City University of Hong Kong CLASS CLASS
Making Sense of Grammar
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asked Mar 8 in Questions about Chinese Grammar by Ariel (34,470 points) | 30 views

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A noun or noun phrase is defi nite when the interlocutors both know about its existence/

identity or it has been mentioned in their exchanges. A proper noun such as 王先生 (wáng xiān shēng : ‘Mr Wang’), 天安门 (Tiān’ ān mén) or 上海 (shàng hǎi ); a pronoun such as 他 (tA: ‘he’), 我们 (wǒ men : ‘we’) or 你 (nǐ: ‘you’); a noun phrase with 这 or 那, such as 这些 (zhè xiē : ‘these’), 那个 (nà gè : ‘that’) or 那三个 (nà sān gè :‘those three’); as well as what follows the possessive case of the above three forms, such as 王先生的家 (wáng xiān shēng de jiā : ‘Mr Wang’s home’), 上海的居民 (shàng hǎi de jū mín :‘residents of Shanghai’), 你的书 (nǐ de shū : ‘your book’) and 那个人的车 (nà gè rén de chē :‘that person’s car’), are considered ‘definite’.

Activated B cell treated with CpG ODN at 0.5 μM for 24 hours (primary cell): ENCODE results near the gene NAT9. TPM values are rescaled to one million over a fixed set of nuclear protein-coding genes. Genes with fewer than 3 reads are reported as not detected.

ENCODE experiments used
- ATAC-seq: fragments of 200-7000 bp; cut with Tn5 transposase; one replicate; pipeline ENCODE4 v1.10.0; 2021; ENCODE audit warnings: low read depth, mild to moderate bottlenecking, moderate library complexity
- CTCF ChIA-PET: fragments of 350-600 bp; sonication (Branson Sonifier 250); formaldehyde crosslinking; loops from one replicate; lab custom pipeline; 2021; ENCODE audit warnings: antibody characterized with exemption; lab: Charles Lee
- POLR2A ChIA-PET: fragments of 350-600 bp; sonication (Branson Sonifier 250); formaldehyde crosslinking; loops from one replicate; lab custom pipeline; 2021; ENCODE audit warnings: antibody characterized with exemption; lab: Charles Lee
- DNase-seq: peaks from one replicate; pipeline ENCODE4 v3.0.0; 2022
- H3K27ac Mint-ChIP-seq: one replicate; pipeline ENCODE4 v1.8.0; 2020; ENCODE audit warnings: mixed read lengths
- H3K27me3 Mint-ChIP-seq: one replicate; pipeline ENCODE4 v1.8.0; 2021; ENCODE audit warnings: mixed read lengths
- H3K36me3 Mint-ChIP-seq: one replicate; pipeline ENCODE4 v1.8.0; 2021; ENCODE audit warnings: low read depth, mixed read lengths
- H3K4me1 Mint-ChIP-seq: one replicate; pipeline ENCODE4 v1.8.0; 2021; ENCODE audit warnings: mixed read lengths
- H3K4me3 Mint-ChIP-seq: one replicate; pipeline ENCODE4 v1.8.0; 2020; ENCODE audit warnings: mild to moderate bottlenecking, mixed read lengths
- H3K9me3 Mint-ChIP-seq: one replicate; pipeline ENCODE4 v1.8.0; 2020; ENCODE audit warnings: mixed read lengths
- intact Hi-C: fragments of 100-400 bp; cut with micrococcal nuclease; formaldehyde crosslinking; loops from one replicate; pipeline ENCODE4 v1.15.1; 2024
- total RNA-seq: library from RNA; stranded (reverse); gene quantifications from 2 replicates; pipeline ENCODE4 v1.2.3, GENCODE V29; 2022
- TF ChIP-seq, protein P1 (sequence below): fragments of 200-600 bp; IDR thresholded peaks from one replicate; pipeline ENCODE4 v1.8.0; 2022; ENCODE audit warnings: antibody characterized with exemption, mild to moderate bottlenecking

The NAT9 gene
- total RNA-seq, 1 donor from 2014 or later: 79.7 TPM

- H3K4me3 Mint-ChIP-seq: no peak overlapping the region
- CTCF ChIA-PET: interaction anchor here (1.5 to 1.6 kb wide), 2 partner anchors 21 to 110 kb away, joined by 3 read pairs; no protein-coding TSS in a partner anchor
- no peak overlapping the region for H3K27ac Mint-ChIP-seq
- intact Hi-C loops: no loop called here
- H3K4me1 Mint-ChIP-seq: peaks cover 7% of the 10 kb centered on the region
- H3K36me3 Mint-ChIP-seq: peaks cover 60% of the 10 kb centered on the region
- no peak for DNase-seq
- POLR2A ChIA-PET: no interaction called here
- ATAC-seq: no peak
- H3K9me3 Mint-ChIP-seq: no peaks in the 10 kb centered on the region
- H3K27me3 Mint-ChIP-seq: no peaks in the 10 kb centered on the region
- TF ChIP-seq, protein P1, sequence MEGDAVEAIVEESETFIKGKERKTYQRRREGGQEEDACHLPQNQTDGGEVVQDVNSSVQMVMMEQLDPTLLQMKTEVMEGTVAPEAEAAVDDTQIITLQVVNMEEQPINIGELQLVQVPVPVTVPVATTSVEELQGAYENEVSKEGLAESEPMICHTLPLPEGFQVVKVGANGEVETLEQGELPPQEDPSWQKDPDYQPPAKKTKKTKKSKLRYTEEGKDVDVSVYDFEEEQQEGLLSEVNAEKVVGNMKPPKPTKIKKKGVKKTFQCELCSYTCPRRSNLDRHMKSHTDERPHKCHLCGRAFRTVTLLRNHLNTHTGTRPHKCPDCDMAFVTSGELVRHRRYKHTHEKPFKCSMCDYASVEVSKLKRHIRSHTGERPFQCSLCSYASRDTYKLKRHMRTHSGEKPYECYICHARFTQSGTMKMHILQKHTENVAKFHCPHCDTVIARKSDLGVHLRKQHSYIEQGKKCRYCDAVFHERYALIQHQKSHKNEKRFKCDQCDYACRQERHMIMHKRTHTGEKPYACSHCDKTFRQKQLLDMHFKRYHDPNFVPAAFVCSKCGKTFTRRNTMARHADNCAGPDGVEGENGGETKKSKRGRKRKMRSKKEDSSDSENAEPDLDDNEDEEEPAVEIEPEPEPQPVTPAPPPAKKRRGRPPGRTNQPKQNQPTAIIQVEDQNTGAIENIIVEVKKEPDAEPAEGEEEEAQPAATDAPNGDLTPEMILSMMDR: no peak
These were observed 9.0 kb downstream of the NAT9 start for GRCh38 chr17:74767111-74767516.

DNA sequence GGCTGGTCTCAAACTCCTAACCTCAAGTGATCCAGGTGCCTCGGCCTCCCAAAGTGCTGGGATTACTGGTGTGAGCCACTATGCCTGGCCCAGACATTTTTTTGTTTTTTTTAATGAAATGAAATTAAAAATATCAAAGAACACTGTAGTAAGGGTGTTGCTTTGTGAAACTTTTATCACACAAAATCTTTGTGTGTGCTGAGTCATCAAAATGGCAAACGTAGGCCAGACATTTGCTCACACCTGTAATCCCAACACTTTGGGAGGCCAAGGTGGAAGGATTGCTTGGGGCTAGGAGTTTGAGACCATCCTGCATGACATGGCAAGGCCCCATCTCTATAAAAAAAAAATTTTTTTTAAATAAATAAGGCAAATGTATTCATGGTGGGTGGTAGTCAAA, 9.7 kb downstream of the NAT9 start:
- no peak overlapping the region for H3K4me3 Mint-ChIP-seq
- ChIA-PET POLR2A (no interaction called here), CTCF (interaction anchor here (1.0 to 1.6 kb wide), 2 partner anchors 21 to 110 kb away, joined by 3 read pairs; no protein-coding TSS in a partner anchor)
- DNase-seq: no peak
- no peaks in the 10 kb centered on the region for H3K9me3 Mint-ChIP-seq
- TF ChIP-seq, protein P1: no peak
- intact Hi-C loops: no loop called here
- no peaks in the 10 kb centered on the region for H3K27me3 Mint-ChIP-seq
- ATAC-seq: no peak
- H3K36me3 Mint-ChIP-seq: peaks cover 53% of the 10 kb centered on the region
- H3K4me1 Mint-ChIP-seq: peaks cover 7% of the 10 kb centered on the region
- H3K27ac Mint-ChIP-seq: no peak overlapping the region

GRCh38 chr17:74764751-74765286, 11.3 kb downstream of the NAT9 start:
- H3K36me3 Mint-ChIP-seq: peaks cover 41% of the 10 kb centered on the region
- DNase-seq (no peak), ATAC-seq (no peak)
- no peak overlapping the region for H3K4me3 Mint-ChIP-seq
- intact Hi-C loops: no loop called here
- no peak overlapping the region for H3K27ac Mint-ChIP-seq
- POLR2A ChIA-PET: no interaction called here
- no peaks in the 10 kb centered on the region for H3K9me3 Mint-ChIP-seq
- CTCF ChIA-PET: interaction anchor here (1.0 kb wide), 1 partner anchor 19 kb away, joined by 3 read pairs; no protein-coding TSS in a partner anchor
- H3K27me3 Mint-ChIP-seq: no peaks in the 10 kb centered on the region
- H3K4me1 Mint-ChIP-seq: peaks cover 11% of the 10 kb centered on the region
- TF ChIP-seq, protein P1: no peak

[1] Yip, P. C., Rimmington, D., Xiaoming, Z., & Henson, R. (2009). Basic Chinese: a grammar and workbook. Taylor & Francis.
answered Mar 8 by Ariel (34,470 points)

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